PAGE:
Making a Better Movie with Multiverse of Madness

Are you familiar with multiverse theory?

It’s the idea that outside the bounds of our own universe there exists an infinite number of alternate worlds. Every event, every decision, every point in the course of genetics, evolution, and our own behavior is manipulated to their last possible permutations.

Out there in the multiverse is a reality where Hitler won the war, where I ate better as a kid and now live as a strapping 6’2″–

–and there would even be a world where Doctor Strange in the Multiverse of Madness didn’t make all the many mistakes that it did.

I try not to write too much on Marvel movies (save for here, here, here, here and here). With 25+ of MCU films behind us, an ever-expanding number of “new” stories falling into an almost Aristotelian state of formula, it just gets harder and harder to say anything unique about these films.

But when Sam Raimi was announced to direct this sequel to the eponymous 2016 film, I got excited–now there’s a unique filmmaker. I’m talking the snap zooms, the Dutch angles, the sweet practicals, and the balls necessary to put this scene into certifiable children’s movie Spider-Man 2.

Nearly everything that Sam Raimi touches in this film flares with his distinct vision. His coordination with cinematographer John Mathieson brings about all the aforementioned technical trademarks and a few others here left unsaid to give viewers what very well may be the most visually bold MCU movie released yet–and that’s consistent through it’s reasonable 126-minute runtime.

There is a lot to like about Multiverse. The costumes are great, the sets are fun, and Danny Elfman’s score is just one of the zaniest compositions ever put together, sounding off almost like a with-rock punchline to what we see on the screen.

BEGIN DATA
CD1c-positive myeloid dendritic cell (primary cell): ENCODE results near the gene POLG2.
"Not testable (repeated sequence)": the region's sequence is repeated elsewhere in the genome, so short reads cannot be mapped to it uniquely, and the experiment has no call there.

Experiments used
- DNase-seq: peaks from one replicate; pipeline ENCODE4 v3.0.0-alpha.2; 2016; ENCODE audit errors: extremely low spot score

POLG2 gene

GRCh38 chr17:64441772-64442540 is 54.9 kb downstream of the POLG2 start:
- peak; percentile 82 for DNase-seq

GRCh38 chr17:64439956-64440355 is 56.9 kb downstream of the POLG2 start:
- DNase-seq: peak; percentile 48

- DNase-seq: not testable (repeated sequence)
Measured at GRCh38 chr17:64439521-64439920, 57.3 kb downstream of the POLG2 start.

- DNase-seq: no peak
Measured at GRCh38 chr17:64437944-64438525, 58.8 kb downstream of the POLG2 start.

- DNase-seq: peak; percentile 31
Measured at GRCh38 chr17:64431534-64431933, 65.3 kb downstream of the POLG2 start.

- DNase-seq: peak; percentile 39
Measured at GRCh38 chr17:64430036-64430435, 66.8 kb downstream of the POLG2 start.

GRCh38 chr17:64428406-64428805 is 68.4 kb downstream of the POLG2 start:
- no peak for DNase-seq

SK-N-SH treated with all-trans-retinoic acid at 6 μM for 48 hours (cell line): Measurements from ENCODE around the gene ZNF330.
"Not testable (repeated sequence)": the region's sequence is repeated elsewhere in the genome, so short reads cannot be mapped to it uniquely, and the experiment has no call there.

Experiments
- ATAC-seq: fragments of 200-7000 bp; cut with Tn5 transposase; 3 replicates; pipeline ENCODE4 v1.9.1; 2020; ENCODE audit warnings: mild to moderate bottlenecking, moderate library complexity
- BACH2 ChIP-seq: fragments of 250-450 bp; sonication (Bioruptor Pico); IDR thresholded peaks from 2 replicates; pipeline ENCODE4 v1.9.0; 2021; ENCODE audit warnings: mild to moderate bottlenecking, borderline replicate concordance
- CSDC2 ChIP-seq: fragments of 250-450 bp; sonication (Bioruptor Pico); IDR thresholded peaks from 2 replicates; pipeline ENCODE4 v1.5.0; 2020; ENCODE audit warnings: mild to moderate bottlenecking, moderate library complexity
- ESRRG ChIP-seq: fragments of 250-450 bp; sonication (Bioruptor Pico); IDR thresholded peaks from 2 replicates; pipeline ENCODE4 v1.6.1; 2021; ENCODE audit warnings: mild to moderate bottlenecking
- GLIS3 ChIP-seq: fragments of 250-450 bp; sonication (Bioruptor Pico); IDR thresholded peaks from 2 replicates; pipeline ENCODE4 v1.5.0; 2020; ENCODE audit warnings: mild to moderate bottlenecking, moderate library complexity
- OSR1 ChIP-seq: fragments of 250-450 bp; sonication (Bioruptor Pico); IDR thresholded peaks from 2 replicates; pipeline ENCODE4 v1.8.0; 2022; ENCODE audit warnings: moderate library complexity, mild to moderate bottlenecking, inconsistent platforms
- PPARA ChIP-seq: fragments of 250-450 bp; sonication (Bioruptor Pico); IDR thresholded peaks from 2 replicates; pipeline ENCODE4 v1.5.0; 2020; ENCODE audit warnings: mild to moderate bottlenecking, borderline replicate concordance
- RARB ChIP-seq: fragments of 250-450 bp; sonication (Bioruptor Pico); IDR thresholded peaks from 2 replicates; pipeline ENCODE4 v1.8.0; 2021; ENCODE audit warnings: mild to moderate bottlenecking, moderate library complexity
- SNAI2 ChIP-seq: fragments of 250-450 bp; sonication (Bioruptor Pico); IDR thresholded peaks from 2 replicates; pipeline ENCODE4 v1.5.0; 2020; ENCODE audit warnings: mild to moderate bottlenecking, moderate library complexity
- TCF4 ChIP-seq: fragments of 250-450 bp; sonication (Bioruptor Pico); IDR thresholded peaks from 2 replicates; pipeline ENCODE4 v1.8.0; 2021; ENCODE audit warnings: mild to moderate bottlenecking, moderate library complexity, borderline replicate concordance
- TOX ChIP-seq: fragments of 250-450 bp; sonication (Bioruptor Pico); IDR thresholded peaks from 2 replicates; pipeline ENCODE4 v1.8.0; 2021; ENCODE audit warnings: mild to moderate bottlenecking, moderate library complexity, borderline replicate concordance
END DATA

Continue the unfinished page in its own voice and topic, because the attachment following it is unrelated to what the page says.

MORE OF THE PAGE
Unfortunately, none of these things can compensate for the film’s awful, worst-reality script. It’s expository, poorly plotted, riddled with plot devices, and the dialogue is placeholder. But worst of all is that the story is just downright uncompelling.

It didn’t have to be this way. Had a few key decisions been thought through, I’m sure Multiverse’s screenplay could have been just as strong as its other elements. I want to take a moment and identify what I believe to be the film’s shortcomings, and what I would have liked to have been done differently.

Let’s get into it. Obvious spoilers ahead:

Doctor Strange in the Multiverse of Madness follows the super-sorcerer Stephen Strange (Benedict Cumberbatch) on his journey to save young America Chavez (Xochitl Gomez) from the clutches of the turned Wanda Maximoff (Elizabeth Olsen). America possesses the ability to travel between the worlds of the multiverse, a power that Wanda seeks in order to grant herself a life with children. Strange and America flee to an alternate Earth protected by a group of heroes known as The Illuminati, whose ranks include fan-favorite characters like Reed Richards (John Krasinski) and Professor X (reprised by Patrick Stewart).

The film opens in chase. America and an alternate version of Strange flee from the minions of some yet-unknown villain. With defeat imminent, this doppel-Strange performs a ritual spell that would kill America, but keep her power out of the hands of evil. This Strange dies before he can finish the job, and America flees to the universe of the familiar MCU Strange.

With much the same break-neck pace that the film fades in on, so too does the relationship between America and our hero Strange. Young Chavez displays the usual, trope-ish distrust–is this Strange, are all Stranges, just the same? But any sort of conflict in their relationship is resolved by the end of the first act. Chavez has nowhere to go (or grow) for more than an hour after that; she is reduced to a talking MacGuffin.

Suspecting that magic is at play in the plot against America, Strange turns to his fellow Avenger and magic-wielder Wanda Maximoff for help but, in yet another lightning-speed leap of the story, Wanda lets slip that she is the one after Chavez. There’s no time for the twist to build, nothing to enjoy since it hasn’t really settled in.

There is a very poor sense of stake at work here. This movie is dealing with an entire multiverse. That’s a very grand thing, something that speaks to the fate and nature of existence itself. But our driving conflict to this story is a very intimate, very personal thing for one character. It’s incongruous with the larger concept, and in the end feels unengaging.

Screenwriter Michael Waldron also fails to make Multiverse the smartest script it possibly could be in one key aspect: Wanda possesses an ancient tome of evil magic known as the Darkhold. This spell book allows Wanda to possess alternate versions of herself across the universe. The big question being: if she could do this the whole time, why not do that in the first place? Why go to the trouble of tracking down America?